Middlesex begin their County Championship campaign with home matches against Lancashire (at Mill Hill School – their new base) and Yorkshire (at Teddington Cricket Club) on Sunday and Monday respectively. Following a nail-biting win over MCC at Lord’s the hosts will look to maintain their winning ways.
Middlesex’s squad will be boosted by the return of England Women’s Academy (EWA) allrounder Sophia Dunkley and middle-order bat Catherine Dalton. 19-year-old Dunkley enjoyed a successful tour to South Africa with the Academy, claiming best figures of 3-35 and a top score of 81* (44) in a T20 against a strong Australian U19 side.
Two other batters in good form are opener Natasha Miles (38 v MCC) and middle-order bat Maia Bouchier (39* v MCC). Middlesex’s line-up also boasts former England player and Middlesex stalwart Beth Morgan and current England batter Fran Wilson. Both can find the boundary with ease and rotate the strike well, which is important as Middlesex look to play out their overs and not lose wickets in clusters as has been the case in previous seasons.
With ball in hand the hosts will look to their new pairing of Hayleigh Brennan and Gayatri Gole to set the tone. They executed their plans well in their first spells against MCC with just 18 runs coming off the first four overs. In the spin department the attack will be led by leggies Dunkley and Emily Thorpe with support from part-time off-spinner Morgan.
2018 champions Lancashire have a strong squad and their XI will likely include former Middlesex left-arm orthodox bowler and England player Alex Hartley, fellow left-armer Sophie Ecclestone and right-arm quick Kate Cross. EWA players Emma Lamb, a top order batter, and wicketkeeper Ellie Threlkeld are also likely to feature. The Red Rose will be led by Evelyn Jones this season who enters the match off the back of a century in club cricket.
On Monday, Bushy Park will be the picturesque setting for the fixture against Yorkshire. The White Rose will look to skipper Lauren Winfield to lead from the front with the bat while their bowling attack will likely be led by Katherine Brunt (if available) or fellow England seamer Beth Langston. Yorkshire will also call on England off-spinner Dani Hazell for tight overs as well as leg-spinning duo Katie Levick and EWA player Hollie Armitage.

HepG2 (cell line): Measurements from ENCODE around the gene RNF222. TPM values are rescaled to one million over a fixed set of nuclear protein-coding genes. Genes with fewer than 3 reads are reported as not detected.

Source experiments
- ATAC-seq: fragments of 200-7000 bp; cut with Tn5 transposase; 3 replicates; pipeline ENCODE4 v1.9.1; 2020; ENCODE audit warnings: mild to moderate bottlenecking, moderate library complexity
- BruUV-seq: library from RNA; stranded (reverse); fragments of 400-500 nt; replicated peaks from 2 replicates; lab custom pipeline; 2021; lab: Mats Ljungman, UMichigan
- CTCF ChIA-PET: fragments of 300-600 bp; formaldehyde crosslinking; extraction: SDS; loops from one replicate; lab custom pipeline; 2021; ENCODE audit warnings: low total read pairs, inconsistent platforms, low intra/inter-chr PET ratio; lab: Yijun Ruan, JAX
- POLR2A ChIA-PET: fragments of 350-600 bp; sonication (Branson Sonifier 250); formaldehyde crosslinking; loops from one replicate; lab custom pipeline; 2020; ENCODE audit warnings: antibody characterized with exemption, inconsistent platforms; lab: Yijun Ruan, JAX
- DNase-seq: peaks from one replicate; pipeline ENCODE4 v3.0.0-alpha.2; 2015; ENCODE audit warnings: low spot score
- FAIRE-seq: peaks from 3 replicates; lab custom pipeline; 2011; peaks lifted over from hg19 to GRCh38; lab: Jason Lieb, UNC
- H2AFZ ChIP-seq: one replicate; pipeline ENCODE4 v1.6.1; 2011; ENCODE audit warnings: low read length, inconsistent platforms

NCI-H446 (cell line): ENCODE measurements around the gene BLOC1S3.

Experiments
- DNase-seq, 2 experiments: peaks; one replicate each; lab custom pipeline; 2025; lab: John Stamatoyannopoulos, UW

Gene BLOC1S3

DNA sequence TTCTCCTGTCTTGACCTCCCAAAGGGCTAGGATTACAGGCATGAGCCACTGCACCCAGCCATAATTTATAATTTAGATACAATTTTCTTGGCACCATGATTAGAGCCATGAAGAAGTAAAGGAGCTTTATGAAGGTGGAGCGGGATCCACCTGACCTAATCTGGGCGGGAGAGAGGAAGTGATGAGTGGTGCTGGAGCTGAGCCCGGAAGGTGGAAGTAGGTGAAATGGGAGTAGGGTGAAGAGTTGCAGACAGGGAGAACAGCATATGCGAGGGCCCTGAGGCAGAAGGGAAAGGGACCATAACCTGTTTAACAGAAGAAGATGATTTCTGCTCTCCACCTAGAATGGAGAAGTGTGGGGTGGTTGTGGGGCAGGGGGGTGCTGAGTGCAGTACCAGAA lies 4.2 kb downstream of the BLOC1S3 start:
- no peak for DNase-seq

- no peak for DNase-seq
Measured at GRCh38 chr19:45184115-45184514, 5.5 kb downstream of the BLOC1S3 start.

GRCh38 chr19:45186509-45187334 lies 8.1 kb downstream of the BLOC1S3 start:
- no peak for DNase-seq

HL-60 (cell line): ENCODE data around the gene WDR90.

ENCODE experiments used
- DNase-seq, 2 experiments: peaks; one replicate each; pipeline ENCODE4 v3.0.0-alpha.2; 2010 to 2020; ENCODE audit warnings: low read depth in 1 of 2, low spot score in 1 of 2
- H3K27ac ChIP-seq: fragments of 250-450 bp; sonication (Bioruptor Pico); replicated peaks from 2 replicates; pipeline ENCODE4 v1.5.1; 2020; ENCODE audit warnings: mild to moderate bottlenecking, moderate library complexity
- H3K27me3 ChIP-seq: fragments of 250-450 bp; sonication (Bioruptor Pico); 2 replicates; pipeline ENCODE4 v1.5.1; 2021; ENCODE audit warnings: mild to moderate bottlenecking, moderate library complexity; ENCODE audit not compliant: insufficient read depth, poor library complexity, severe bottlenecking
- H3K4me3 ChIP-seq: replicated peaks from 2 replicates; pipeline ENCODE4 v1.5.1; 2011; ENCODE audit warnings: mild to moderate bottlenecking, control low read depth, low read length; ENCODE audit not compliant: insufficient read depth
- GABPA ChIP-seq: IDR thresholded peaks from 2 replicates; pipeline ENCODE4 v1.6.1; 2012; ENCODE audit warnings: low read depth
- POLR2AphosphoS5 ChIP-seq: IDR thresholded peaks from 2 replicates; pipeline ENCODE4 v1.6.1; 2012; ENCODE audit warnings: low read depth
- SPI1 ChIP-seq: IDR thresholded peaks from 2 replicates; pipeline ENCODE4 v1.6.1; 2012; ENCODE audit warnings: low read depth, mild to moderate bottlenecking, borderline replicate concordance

Tomorrow will mark a historic occasion at Lord’s with four women’s teams taking part in the inaugural MCC Women’s Day. Two MCC Women’s sides: Lord’s Ladies and Marylebone Maidens will take the field at 10am, followed by MCC Women and Middlesex Women which starts at 1:30. This will be the first time Middlesex have played on the main square at Lord’s. Entry is £5 for adults, £2.50 for over 65s and free for children under 16.
Middlesex will be captained by opening batter Natasha Miles who will look to build a good foundation with vice-captain and left-hand bat Naomi Dattani. The pair are orthodox batters who strike the ball well and can prove a challenge for the bowlers who are forced to adjust their line.
England’s Fran Wilson is expected to come in at number three and will look to make an impact at a ground which holds amazing memories from last summer when she was part of the World Cup winning side. Wilson’s favoured strokes include sweep and ramp shots which she plays extremely well even in high-pressured situations. Wilson also brings a lot to the team with her athletic fielding and will likely be found at point to take sharp catches and cut off singles.
After making her senior Middlesex XI debut in 2002 Beth Morgan will finally get to play at the county’s home ground of Lord’s – where she has represented England, and was a member of the World T20 winning side over New Zealand in 2009. The lynch-pin of the Middlesex squad, Morgan has steadied the ship on numerous occasions and will be able to provide experience both with bat in hand and on the field. Last year Morgan hit 364 runs at 26 with a top T20 score of 53.
Maia Bouchier spent the winter in New Zealand playing for Auckland in the national competition alongside a number of White Ferns including Holly Huddleston and Sara McGlashan. Bouchier enjoyed a fruitful season and finished as the fourth-leading run-scorer in Auckland’s Premier T20 competition, representing local club Cornwall with 188 runs at 42.
Victorian and Melbourne Stars opening quick Hayleigh Brennan will make her debut for Middlesex in the match. Brennan is in fine form following a successful Australian season, finishing as the joint leading wicket-taker in Victorian top-flight cricket with 26 at an average of just 9.31. If Middlesex opt for pace from both ends, Gayatri Gole is a likely choice. Last season Gole claimed nine wickets in her first year in the senior squad. The fourth seamer named in the 12 is England Academy player Katie Wolfe who will be looking to continue her success in the First XI, having taken seven wickets in as many matches last summer, after the first half of the season was written off due to injury.
Middlesex have named two frontline spinners in the squad in leggie Emily Thorpe and off-spinner Bhavika Gajipra who is in her first season with the senior side. Thorpe claimed eight wickets at 18.50 in 2017 in her debut season for the First XI, bowling all four of her allotted overs in the T20s, and will hope to carry that form through to this summer.
Iqraa Hussain looks set to take the gloves for the home county and will aim to add late-order runs if required. Middle-order bat Emma Albery is another player who will be hoping to make her debut at the Home of Cricket.